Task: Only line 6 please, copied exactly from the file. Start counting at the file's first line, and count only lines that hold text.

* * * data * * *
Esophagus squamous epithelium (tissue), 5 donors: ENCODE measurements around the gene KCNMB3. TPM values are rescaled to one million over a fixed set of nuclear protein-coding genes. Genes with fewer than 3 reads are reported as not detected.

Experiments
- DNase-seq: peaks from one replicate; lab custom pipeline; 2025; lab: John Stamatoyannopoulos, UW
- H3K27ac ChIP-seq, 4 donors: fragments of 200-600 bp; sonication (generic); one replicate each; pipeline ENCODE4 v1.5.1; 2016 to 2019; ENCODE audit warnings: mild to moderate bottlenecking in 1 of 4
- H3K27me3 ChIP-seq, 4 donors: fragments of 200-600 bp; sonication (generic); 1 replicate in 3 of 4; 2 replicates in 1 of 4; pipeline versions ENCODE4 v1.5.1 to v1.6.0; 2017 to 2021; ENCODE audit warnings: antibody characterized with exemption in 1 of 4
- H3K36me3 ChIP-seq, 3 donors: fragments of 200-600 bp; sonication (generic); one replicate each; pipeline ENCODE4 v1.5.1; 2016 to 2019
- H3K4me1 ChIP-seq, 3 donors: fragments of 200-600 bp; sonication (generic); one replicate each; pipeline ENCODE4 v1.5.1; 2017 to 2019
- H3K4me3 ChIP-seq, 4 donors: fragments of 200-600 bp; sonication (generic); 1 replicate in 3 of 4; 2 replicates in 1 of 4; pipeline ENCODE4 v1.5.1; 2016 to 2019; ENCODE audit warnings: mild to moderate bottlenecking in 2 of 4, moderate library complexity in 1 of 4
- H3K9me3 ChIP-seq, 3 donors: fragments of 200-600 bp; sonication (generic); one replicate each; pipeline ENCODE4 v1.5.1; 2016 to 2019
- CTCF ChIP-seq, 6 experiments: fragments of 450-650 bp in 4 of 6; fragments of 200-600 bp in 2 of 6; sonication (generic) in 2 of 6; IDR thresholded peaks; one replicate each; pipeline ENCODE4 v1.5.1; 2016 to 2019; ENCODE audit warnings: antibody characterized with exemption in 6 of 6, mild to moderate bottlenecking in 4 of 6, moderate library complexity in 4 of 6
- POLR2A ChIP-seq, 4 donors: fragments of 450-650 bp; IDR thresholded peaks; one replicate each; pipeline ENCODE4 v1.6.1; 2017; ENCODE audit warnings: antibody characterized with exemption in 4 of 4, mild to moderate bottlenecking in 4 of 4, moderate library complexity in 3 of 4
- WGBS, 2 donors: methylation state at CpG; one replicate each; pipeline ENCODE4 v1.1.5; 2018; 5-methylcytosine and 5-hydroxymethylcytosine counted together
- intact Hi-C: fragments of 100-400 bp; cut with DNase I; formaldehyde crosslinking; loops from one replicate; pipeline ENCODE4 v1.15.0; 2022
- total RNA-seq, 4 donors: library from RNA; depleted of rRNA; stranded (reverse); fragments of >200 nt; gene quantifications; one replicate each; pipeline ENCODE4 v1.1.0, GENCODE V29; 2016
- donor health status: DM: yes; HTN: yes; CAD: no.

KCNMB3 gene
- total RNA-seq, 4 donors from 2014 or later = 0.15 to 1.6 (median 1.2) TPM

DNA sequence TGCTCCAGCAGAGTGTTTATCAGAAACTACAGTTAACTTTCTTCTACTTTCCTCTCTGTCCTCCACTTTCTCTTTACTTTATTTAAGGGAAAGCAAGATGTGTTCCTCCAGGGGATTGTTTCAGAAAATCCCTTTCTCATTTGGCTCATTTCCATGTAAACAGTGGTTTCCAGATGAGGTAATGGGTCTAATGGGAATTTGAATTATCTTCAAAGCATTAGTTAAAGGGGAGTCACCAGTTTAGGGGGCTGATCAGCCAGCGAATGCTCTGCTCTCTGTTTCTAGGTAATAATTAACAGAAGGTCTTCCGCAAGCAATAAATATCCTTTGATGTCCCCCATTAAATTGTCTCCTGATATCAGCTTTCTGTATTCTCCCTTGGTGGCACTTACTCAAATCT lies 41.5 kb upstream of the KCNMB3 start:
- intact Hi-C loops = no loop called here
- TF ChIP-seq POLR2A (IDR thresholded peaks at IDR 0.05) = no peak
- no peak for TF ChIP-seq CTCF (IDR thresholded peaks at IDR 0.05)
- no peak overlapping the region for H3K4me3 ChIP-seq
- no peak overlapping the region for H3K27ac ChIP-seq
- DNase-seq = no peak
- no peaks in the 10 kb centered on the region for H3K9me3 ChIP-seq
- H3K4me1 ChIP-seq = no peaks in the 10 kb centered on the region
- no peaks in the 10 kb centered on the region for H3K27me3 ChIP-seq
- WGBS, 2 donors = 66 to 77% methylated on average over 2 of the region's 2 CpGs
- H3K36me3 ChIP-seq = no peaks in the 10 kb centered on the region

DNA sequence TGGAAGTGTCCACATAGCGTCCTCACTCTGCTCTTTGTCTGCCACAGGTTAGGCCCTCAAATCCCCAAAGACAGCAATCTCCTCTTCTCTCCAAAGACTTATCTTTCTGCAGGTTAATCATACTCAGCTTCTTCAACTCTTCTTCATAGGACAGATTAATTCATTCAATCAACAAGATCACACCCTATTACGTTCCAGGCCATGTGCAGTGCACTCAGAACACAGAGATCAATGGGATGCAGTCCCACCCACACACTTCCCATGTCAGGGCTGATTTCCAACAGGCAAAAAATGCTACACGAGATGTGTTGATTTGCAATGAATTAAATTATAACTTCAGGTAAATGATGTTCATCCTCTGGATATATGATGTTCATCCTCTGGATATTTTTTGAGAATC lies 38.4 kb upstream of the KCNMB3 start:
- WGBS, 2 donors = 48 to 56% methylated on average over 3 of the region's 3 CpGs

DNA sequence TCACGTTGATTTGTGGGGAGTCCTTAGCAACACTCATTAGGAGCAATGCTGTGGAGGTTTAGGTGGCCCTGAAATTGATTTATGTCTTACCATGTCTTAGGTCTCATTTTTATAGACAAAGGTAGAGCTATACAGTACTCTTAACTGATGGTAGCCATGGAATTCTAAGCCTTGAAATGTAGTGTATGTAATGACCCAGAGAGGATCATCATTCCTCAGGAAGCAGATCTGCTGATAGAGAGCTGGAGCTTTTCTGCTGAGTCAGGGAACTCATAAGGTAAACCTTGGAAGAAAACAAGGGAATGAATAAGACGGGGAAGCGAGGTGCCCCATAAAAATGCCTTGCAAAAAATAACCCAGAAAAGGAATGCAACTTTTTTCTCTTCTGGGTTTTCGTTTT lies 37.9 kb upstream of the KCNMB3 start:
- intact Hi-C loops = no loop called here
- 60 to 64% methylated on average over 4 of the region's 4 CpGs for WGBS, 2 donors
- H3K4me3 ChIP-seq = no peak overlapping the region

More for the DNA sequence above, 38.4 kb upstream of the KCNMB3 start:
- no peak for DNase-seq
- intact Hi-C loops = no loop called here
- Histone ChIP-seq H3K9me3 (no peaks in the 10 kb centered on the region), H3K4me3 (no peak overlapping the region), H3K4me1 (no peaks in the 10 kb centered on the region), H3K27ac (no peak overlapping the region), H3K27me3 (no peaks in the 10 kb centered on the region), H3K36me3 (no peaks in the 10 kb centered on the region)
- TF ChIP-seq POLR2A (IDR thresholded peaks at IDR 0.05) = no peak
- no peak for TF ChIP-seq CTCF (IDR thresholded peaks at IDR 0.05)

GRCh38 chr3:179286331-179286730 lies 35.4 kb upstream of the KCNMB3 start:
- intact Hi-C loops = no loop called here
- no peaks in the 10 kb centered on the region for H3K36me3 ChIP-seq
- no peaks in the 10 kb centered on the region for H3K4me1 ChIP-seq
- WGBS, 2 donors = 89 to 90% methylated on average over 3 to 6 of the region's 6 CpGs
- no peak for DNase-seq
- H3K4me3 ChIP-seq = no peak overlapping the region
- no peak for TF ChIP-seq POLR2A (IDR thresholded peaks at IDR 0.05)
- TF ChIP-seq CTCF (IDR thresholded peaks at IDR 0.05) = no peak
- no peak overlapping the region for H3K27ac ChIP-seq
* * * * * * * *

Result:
- H3K36me3 ChIP-seq, 3 donors: fragments of 200-600 bp; sonication (generic); one replicate each; pipeline ENCODE4 v1.5.1; 2016 to 2019